Rep. Jay Dean seeks input from LISD community

Longview ISD board members heard from State Rep. Jay Dean on Saturday, Feb. 11 during their annual "state of the district" meeting.

Rep. Jay Dean seeks input from LISD community

Sat Feb 11, 2017

Longview ISD board members heard from State Rep. Jay Dean on Saturday, Feb. 11 during their annual "state of the district" meeting.

Trustees were reviewing 2016 goals and plans for the coming year. Dean provided board members with his perspective on how legislative issues might impact Texas school districts.

"You can read about all the things going around Austin right now, and it can be a little concerning," he said. "But the main thing I want to express to you all is the importance of communicating with your elected officials, especially those of you who work in education. Because those advocating (for privatization of education) are not being shy about it."

Citing how the movement hindered schools in his home state of Louisiana, Dean described himself as "anti-voucher all the way," adding that he is skeptical of the new A-F rating system.

"It seems like something that got pushed through without proper vetting," he said. "Keep in mind, this is about the sixth different rating system for Texas school districts since 1985. Seems like just about every time schools start to get a sense of the expectations, they get the rug pulled out from under them."

Board members weighed in, encouraging Dean to pass along the frustration of teachers and administrators in trying to make sense of the controversial new system.

Place 6 trustee Ted Beard said the A-F system "serves no practical educational purpose."

"The agenda behind it is clear," he said. "It's just a big game ... a game where so many of our kids stand to lose so much."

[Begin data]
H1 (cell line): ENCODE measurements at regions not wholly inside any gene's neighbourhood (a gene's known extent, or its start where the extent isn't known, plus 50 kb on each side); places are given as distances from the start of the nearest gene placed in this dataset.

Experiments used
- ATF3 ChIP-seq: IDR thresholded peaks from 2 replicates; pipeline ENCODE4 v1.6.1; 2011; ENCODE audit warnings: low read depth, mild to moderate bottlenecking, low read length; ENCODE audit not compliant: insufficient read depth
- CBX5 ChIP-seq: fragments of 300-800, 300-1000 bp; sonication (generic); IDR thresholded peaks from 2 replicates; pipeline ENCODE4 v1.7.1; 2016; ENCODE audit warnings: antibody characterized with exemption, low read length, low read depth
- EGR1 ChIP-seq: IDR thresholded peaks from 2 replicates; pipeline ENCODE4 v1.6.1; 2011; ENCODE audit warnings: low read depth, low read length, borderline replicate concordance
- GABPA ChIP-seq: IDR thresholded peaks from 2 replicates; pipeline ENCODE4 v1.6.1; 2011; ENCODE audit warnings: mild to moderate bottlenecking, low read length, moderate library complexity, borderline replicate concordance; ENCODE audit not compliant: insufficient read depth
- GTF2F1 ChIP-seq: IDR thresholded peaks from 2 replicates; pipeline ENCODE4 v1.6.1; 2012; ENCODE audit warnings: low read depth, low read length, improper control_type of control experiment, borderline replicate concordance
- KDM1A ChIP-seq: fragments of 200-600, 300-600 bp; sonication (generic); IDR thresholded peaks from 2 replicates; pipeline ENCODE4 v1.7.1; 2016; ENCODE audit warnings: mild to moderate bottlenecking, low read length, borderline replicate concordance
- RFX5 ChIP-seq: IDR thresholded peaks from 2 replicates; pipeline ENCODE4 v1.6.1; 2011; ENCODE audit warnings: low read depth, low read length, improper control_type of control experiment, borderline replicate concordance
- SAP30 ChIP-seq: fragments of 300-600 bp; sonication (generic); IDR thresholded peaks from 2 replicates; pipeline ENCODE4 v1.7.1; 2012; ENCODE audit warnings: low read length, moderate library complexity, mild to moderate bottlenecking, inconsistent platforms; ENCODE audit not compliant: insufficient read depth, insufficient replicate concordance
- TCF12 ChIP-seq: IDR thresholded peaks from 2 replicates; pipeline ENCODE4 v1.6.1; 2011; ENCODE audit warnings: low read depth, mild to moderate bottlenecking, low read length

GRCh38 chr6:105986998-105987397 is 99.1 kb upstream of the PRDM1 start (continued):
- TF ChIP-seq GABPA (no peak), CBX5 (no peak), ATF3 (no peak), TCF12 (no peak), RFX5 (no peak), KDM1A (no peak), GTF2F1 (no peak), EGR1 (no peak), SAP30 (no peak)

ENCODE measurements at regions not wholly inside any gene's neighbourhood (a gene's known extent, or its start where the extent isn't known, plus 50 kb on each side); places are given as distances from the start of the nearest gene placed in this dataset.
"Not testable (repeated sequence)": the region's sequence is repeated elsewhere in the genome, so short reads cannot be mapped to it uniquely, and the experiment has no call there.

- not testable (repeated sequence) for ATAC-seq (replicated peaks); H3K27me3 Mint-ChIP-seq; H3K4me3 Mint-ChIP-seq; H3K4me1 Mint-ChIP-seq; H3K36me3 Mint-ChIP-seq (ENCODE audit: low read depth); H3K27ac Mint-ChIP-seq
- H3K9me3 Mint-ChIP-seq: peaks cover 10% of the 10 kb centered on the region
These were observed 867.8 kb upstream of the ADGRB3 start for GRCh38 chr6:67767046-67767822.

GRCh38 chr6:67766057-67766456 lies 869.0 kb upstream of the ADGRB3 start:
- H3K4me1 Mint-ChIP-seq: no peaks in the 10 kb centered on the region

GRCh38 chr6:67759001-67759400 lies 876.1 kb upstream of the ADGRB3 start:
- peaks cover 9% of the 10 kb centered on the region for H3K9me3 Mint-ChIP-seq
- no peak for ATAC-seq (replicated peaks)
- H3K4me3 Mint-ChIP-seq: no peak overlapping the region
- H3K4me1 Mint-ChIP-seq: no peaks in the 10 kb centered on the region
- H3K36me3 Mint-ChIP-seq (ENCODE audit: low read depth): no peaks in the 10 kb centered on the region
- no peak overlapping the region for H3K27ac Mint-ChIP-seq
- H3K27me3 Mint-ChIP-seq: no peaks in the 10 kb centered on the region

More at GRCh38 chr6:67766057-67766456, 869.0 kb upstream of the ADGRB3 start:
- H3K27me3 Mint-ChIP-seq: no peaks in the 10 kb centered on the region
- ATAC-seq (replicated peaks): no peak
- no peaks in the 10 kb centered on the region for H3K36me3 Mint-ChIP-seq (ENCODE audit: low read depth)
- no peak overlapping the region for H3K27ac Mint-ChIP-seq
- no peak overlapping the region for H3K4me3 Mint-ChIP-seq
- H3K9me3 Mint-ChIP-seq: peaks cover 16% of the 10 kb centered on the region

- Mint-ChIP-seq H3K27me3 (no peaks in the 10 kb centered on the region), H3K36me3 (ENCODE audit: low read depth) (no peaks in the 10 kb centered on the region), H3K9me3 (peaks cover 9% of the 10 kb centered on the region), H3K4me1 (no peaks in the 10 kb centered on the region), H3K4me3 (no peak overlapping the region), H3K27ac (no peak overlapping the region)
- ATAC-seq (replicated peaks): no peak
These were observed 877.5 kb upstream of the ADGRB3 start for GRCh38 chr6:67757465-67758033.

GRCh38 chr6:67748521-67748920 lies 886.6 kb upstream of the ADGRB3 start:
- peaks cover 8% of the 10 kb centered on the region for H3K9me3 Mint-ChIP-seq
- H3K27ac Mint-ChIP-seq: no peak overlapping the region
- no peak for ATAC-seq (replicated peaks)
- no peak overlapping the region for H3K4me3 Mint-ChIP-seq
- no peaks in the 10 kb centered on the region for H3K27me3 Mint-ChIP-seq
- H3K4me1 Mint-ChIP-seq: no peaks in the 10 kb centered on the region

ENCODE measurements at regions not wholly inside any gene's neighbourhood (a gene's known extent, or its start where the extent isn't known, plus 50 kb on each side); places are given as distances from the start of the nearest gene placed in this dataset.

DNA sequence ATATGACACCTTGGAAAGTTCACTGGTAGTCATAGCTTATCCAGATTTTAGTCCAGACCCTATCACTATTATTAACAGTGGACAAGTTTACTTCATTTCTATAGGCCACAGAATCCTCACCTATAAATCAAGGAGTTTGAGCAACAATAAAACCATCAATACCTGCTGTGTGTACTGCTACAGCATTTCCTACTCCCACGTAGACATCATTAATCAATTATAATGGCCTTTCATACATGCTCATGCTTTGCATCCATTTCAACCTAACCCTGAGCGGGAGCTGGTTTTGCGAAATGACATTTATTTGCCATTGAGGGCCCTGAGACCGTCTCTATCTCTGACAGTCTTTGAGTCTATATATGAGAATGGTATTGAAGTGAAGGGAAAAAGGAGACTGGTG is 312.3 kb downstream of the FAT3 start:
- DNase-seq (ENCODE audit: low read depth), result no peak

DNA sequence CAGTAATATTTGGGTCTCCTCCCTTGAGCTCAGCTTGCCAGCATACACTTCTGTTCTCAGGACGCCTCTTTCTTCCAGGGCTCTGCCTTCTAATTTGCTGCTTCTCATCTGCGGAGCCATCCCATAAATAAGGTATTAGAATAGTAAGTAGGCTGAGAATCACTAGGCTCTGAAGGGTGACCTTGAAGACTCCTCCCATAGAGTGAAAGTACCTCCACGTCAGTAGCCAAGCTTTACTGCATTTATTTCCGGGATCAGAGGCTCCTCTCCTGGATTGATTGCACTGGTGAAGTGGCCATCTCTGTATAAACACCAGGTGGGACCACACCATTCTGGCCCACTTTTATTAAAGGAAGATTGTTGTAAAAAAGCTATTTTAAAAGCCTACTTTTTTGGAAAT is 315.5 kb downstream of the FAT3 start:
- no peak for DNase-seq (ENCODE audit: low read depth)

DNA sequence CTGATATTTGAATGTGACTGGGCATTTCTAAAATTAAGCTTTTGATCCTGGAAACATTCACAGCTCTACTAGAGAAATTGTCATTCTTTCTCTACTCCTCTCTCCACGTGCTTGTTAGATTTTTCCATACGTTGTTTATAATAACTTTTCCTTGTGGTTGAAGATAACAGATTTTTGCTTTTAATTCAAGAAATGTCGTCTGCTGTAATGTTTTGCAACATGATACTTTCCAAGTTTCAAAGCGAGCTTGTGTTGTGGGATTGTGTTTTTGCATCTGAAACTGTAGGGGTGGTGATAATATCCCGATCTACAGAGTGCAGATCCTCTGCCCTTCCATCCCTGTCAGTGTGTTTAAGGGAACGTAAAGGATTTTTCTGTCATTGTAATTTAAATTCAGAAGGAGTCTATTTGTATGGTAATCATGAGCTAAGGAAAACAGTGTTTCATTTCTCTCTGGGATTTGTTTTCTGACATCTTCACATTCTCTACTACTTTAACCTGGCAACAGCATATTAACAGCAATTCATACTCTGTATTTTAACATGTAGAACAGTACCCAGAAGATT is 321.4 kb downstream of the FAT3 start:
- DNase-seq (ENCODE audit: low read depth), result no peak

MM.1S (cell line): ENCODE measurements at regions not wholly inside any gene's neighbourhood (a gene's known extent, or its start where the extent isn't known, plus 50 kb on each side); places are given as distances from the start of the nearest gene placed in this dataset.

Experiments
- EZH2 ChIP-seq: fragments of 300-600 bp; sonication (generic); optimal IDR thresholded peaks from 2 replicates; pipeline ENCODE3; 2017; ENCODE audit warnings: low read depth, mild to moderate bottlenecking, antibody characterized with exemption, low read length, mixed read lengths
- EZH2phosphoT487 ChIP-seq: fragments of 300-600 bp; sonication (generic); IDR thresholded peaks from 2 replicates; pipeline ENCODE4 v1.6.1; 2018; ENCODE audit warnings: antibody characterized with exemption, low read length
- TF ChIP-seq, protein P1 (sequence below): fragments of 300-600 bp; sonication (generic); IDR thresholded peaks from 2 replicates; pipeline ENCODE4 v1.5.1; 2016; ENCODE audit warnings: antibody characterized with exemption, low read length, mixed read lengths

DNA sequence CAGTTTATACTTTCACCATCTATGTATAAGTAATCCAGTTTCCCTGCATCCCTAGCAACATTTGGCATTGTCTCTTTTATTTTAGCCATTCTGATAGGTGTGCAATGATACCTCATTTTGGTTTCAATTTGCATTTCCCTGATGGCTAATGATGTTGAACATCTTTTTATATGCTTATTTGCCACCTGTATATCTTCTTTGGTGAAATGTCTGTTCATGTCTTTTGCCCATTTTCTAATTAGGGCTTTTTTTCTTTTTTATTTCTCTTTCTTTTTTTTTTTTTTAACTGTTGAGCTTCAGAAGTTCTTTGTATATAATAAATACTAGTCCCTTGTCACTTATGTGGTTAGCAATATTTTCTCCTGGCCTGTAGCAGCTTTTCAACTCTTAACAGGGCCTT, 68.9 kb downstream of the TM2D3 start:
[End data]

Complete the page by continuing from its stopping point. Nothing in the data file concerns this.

Board president Dr. Chris Mack said A-F appears to be another means to paint districts with a broad brush, creating a distrust for public schools in order to ease the way for vouchers.

"Ultimately, if we continue to move in this direction, all we're going to create is a new form of segregation," he said. "Those of means will be able to utilize these vouchers to move on, but what about the countless economically disadvantaged and special needs children?"

Place 4 trustee Virginia Northcutt questioned the ultimate practicality.

"If the goal (of education) is to have the most resourceful population and workforce, what would the goal of vouchers be?" she asked.

Dean said advocating within their local communities and in the open forum of public dialogue as one way to get the message across.

"One important thing is to keep doing what you're doing: serving on the school board, talking with concerned parents and members of the community, and empower your staff to deliver on the promises of public education for our young people" he said. "Longview ISD is a highly successful school district. You've got a good guy here running things. The results speak for themselves."

Since the A-F system may not be going anywhere, Dean said it's important that the public weigh in on what can be done to repair its evident flaws.

"At the end of the day, we (in the legislature) are a liaison for you," he said. "We are supposed to represent your voice in legislation, not impose policy against your will. Always remember that ... so be sure your voice and your vote holds us accountable."